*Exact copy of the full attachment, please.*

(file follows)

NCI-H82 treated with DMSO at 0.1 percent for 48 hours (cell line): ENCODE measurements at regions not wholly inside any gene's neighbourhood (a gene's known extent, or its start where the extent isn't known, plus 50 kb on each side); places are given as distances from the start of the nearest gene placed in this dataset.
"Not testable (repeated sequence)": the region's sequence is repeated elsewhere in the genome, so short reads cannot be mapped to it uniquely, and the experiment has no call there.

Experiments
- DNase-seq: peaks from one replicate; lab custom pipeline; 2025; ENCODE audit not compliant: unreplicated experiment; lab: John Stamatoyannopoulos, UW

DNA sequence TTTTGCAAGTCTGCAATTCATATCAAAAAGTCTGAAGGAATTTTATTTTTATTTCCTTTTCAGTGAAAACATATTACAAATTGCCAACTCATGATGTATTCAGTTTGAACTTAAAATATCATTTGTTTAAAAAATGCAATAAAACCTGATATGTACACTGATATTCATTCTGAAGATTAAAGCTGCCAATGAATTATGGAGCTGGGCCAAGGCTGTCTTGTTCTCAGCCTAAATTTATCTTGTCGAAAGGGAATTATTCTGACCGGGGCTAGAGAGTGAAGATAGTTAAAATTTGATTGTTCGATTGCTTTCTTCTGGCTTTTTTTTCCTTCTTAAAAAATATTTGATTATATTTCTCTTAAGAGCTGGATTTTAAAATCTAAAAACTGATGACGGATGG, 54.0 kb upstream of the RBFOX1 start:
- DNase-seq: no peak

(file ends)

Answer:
NCI-H82 treated with DMSO at 0.1 percent for 48 hours (cell line): ENCODE measurements at regions not wholly inside any gene's neighbourhood (a gene's known extent, or its start where the extent isn't known, plus 50 kb on each side); places are given as distances from the start of the nearest gene placed in this dataset.
"Not testable (repeated sequence)": the region's sequence is repeated elsewhere in the genome, so short reads cannot be mapped to it uniquely, and the experiment has no call there.

Experiments
- DNase-seq: peaks from one replicate; lab custom pipeline; 2025; ENCODE audit not compliant: unreplicated experiment; lab: John Stamatoyannopoulos, UW

DNA sequence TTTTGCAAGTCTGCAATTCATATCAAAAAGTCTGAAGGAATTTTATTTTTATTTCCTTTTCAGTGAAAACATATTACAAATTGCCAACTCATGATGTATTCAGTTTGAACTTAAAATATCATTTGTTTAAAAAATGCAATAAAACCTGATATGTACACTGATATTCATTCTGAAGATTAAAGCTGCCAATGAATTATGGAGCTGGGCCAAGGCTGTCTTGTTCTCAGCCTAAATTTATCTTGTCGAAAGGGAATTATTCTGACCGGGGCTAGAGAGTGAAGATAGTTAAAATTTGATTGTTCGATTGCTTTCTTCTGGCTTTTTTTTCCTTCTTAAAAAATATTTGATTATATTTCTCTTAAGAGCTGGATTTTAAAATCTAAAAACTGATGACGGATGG, 54.0 kb upstream of the RBFOX1 start:
- DNase-seq: no peak